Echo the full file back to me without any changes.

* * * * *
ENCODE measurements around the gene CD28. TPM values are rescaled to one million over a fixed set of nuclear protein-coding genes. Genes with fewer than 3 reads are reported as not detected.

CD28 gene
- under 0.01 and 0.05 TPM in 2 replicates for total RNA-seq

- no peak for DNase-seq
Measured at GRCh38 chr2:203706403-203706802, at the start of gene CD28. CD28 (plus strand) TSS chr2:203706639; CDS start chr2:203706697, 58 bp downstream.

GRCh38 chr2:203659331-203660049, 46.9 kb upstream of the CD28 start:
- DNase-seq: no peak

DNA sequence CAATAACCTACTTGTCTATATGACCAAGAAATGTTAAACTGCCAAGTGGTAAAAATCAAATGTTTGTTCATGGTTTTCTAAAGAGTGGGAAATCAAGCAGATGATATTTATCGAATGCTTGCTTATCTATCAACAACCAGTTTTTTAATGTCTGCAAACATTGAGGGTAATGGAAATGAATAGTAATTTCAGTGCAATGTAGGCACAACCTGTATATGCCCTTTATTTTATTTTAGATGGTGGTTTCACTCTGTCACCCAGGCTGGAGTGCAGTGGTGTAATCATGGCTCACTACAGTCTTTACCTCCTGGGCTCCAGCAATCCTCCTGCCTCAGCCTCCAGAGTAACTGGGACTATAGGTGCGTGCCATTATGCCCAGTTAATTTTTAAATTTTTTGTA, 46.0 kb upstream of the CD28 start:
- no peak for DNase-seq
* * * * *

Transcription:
ENCODE measurements around the gene CD28. TPM values are rescaled to one million over a fixed set of nuclear protein-coding genes. Genes with fewer than 3 reads are reported as not detected.

CD28 gene
- under 0.01 and 0.05 TPM in 2 replicates for total RNA-seq

- no peak for DNase-seq
Measured at GRCh38 chr2:203706403-203706802, at the start of gene CD28. CD28 (plus strand) TSS chr2:203706639; CDS start chr2:203706697, 58 bp downstream.

GRCh38 chr2:203659331-203660049, 46.9 kb upstream of the CD28 start:
- DNase-seq: no peak

DNA sequence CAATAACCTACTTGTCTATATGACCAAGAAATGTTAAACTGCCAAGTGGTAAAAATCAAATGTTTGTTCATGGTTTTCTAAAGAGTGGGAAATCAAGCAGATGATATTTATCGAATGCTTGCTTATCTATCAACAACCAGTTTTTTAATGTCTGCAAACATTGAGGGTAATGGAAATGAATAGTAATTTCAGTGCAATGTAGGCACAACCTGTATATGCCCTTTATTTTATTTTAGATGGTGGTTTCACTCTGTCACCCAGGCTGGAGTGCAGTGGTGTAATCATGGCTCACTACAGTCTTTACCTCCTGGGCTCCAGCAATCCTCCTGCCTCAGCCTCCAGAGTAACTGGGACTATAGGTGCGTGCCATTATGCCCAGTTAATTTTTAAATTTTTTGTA, 46.0 kb upstream of the CD28 start:
- no peak for DNase-seq